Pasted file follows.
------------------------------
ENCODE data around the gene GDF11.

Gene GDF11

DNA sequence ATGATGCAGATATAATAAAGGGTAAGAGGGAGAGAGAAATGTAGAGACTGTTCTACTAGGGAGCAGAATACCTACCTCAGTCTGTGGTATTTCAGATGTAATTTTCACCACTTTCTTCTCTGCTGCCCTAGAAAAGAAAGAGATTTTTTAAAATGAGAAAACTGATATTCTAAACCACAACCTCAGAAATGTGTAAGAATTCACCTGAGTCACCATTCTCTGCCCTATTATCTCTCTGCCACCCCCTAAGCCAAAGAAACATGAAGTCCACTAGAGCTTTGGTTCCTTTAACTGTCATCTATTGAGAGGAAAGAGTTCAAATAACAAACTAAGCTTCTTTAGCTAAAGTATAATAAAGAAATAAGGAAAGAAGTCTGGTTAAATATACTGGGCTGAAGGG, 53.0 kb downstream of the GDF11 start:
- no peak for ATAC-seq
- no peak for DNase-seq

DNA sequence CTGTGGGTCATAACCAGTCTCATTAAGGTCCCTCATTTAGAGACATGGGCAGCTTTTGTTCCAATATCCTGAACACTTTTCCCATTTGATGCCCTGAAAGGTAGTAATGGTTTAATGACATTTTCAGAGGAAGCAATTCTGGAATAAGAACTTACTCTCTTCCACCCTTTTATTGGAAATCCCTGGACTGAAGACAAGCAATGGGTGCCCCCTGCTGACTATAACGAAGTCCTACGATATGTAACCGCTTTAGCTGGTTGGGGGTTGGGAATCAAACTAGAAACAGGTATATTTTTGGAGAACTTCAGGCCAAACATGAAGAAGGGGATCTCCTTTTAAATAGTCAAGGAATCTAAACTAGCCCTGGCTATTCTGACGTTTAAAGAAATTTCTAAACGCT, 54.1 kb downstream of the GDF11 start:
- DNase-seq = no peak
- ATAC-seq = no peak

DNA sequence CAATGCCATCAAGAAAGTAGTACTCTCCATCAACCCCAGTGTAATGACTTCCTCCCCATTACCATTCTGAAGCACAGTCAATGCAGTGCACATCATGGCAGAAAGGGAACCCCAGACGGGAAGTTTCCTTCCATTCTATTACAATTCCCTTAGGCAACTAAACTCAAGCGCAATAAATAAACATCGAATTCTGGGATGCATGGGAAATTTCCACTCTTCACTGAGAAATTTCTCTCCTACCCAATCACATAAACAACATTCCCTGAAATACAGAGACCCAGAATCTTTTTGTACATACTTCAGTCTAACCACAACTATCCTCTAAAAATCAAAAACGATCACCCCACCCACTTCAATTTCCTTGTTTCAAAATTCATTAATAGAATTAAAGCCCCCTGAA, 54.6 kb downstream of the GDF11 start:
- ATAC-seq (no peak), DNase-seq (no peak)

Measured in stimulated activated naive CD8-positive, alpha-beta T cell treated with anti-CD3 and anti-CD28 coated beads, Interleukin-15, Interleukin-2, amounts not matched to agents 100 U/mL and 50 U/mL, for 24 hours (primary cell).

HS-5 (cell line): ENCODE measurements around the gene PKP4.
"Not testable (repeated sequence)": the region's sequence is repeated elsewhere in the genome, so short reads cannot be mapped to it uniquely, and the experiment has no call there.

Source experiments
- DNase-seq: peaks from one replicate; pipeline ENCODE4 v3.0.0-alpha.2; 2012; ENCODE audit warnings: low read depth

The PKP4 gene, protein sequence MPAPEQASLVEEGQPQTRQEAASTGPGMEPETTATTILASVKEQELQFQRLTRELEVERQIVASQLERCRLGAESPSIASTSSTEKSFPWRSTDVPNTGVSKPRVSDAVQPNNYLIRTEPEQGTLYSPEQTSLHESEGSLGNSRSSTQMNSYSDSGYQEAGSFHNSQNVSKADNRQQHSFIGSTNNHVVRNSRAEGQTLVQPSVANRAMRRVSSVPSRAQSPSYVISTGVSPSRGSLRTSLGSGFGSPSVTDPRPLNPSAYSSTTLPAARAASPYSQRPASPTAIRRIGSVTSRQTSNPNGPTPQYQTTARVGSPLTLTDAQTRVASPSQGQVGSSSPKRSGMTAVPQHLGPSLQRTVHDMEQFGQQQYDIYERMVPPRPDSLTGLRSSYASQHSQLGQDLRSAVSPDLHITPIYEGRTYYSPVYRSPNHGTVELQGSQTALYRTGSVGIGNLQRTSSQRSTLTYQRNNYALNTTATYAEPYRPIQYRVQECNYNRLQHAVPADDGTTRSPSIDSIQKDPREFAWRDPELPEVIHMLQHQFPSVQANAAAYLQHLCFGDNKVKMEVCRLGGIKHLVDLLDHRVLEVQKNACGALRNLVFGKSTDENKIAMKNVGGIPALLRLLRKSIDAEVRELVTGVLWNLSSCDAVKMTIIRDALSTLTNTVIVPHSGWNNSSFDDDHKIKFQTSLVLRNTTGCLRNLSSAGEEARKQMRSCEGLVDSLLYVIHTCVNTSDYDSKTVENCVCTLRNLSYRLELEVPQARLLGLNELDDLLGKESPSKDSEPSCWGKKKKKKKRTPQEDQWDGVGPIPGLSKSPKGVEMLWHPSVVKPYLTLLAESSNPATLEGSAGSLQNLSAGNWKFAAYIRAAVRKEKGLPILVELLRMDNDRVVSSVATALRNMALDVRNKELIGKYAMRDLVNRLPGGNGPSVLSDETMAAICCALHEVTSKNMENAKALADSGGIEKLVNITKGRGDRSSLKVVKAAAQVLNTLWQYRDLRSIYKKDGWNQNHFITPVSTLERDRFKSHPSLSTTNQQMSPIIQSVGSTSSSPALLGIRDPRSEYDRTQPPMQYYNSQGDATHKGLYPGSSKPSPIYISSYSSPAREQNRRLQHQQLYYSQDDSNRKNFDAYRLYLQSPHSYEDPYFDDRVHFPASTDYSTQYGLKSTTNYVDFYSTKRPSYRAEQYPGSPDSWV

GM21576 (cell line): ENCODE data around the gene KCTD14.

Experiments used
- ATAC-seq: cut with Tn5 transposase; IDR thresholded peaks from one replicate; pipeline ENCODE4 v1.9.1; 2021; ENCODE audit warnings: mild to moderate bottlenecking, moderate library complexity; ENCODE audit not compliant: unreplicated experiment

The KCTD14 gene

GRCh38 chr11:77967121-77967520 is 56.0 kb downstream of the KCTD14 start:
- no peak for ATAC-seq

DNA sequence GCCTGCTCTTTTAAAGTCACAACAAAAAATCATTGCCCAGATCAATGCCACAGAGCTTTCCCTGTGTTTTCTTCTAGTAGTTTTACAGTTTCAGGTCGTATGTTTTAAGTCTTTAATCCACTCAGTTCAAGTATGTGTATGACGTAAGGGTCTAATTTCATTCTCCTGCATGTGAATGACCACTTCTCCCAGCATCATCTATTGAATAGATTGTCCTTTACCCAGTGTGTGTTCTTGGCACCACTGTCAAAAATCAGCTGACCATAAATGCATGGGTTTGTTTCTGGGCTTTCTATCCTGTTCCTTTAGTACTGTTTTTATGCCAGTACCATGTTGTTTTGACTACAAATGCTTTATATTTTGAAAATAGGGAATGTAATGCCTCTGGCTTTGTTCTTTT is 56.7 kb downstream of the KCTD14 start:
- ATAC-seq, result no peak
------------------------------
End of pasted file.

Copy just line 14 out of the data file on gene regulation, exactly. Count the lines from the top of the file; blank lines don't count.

Source experiments